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9*8. XL MAY 23, 1903.] NOTES AND QUERIES.


401


LONDON, SATURDAY, MAT S3, 190S.


CONTENTS. -No. 282.

NOTES : Place of Execution of the Due d'Enghien, 401 Oriel College, 402 Manioc: its Etymology "Bay "= Embankment Perkins of Christ's Pett, 403 Bird of the Soufriere ' Wellington and his Lieutenants' Rainolds or Reynolds, 404 Southey and Mitchell Cely Family " Arciere "Byron and Moore Traherne Clifford's Inn, 405 " Advertise," 40i.

QUERIES : Craig and Hope-Gillygate at York Madras Chaplains Dedication to the Queen of England Moham- med's Coffin in Mid-Air Bibliography of Equatorial Africa Foster, 406 -"The beautiful city of Prague" Norman Settlers in England Blenkinsop Kennedy Bowes Family Houghton Family McMichael -" Temple Shakespeare" Field of C<>ckenhoe Izard Pope and Massacre of St.. Bartholomew, 407 Dudley of Wiltshire Prynne's ' Life of Laud 'English Accentuation Brest- senus, 408.

REPLIES : Verses ascribed to Longfellow, &c. The Magi, 408 Pope self-condemned for Heresy -' Poetry of Wither ' " Dognoper" Maize, its Native Country Synagoga : Chronista, 409 Antiquity of Businesses Robin Hood Vallee's ' Bibliographic des Bibliographies ' Schulze, Organ-builder, 410 " Bagman "=Commercial Traveller Notter Family Pen reth Maori Legend Characters in Fiction "Owl-light," 411 Good Friday in 1602 "Delivered from the galling yoke," &c. Opticians' Signs, 412 Christmas Carols Picture in Berlin Arsenal, 414 Mistakes in Printed Registers Hallowe'en Practice "Peeler" Writing and Language of the Huns Latin Riddle of Leo XIII., 415 Payne Kelynack ' Celebrities and I 'Shakespeare's Geogrphy, 416 " Goes "=P.r- tions of Liquor Thackeray and 'Vanity Fair 'Crawford Hell-in-Harness " Surizian,"417 Stuart and Dereham Dublin Parish Registers Witnessing by Signs Car- lyle's ' Past and Present,' 418.

NOTES ON BOOKS : Payne-Gallwey's 'The Crossbow' Booksellers' Catalogues.

Notices to Correspondents.


PLACE OF EXECUTION OF THE

DUG D'ENGHIEN.

AMONG the many crimes of Napoleon I. none created such a powerful impression in this country as the judicial murder of the young Due d'Enghien, who was cap- tured at Ettenheim in the Grand Duchy of Baden, and, after a mock trial before a hastily convened council of war, was con- demned to death, and was shot in the moat of the fortress of Vincennes in the early morning of 21 March, 1804. Some mistakes have been made as to the actual place where the duke met his death, and as many of the documents in connexion with the case dis- appeared from the archives during the Second Empire these mistakes are not easily rectified ; but sufficient proofs exist of the place where the body was buried, and these are sum- marized in a paper by M. Yvan d'Assof in Nos. 92-93 of L'Ami des Monuments, con- ducted by M. Charles Normand. The paper is accompanied by a plan of the fortress of Vincennes, showing the route taken by the duke to the place of execution, and the spot where he fell and was buried, together with


a photograph of the Pavilion de la Re\ne in the moat, beneath which the execution took place. The exact spot of the execution was in the south moat of the chateau, in the angle formed by the western face of the Tour de la Reine and the curtain wall. The execution took place at three o'clock in the morning, while it was yet dark, and the firing party, consisting of sixteen gendarmes, were provided with a lantern in order to carry out their melancholy task. The body of the duke was hurriedly thrust into a grave in the moat which had been dug beforehand, and the spot was soon overgrown with vege- tation and forgotten. On the restoration of Louis XVIII. the place of the Due d'Enghien's burial was naturally a subject of interest, and measures were taken by the Government to give the body of the duke a suitable in- terment, to provide a monument over his remains, and to place a memorial to mark the place of his execution.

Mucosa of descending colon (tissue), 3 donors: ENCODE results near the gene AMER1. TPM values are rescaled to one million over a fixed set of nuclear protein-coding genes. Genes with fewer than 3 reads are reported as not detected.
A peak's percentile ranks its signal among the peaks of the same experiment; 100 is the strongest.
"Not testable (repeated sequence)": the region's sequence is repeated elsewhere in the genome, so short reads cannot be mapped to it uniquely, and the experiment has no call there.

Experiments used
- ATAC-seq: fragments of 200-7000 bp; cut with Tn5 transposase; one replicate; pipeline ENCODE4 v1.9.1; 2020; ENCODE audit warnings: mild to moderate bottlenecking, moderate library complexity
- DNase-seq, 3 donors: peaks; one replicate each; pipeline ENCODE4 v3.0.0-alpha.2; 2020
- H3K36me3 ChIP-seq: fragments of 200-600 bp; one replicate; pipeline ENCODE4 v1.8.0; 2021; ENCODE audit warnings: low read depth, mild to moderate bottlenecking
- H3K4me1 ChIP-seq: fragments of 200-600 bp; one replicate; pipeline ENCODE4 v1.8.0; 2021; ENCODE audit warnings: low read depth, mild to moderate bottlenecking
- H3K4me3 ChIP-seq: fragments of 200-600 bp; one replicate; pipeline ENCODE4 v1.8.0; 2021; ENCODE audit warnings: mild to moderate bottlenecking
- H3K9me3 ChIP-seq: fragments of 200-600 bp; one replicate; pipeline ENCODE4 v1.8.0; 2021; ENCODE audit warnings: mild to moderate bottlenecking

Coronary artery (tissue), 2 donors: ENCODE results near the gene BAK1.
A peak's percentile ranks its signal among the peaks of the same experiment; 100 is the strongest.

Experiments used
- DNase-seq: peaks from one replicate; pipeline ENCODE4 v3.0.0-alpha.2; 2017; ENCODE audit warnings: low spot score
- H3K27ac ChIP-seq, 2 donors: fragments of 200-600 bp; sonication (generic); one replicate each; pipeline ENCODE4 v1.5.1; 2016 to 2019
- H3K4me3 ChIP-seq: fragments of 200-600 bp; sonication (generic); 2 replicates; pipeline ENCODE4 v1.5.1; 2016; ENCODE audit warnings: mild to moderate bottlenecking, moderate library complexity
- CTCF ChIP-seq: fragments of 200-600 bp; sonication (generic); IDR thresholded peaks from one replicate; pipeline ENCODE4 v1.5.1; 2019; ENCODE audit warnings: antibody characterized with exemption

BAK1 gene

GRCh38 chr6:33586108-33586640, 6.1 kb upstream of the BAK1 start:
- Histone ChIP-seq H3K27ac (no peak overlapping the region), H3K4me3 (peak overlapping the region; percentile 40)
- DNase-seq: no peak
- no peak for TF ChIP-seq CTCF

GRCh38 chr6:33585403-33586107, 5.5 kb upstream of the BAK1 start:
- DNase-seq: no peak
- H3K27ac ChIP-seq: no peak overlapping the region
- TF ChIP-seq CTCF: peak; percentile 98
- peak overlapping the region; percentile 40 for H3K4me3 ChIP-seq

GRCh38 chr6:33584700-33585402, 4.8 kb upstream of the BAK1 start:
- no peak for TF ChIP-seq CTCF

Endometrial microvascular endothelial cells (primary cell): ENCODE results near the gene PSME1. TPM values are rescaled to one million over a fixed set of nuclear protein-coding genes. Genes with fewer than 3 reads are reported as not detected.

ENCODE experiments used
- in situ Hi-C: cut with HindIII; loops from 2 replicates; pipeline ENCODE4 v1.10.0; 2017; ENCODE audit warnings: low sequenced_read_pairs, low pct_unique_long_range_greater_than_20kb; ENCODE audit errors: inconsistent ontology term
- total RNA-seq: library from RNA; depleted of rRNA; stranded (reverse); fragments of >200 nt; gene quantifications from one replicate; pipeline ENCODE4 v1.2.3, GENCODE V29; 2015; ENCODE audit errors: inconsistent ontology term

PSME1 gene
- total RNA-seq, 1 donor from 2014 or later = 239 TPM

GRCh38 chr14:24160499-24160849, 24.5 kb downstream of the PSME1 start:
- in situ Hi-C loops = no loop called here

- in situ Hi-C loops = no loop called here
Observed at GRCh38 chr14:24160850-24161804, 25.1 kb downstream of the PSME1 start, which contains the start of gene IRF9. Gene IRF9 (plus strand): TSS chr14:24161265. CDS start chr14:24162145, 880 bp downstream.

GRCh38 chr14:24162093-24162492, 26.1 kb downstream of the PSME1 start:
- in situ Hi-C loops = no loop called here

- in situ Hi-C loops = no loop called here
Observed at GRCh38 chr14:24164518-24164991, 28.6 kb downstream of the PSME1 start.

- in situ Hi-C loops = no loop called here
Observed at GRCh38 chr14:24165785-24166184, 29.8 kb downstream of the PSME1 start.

On 20 March, 1816, the eve of the anniver- sary of the death of the duke, a commission appointed for that purpose, having first made the necessary inquiries, proceeded to Vin- cennes and excavated the ground in the moat in front of the tower of the Pavilion de la Reine at the south-east angle of the fortress. After an hour and a half's work a boot was dug up containing the bones of the right foot, and after that the bones of the right leg. The position of these bones led to the discovery of the rest of the remains of the body, which had been thrown brutally into the grave, as it rested on the stomach, the hands being crossed upon the breast, and the legs in a cramped position. The skull was fractured at the base, apparently by a blow from a stone. The flesh had entirely dis- appeared and only the bones remained, which were carefully collected and placed in a leaden coffin, which was enclosed in an oaken casket covered with velvet and ornamented with fleurs-de-lis in silver.

Besides the boots, which were in a good state of preservation, there were found a ring, a gold chain which the duke wore round bis neck, eighty ducats in gold, the remains of a cap, and some hair.

The body, after resting for some time in a room in the fort, which was converted into a mortuary chamber, was interred with great pomp in the Sainte Chapelle of Vincennes, and a monument was erected by the sculptor Deseine in 1821. This monument, which was first placed in the choir, was removed in 1852 to the north sacristy, where it is at present. A red granite column on a black marble base was erected in the moat, to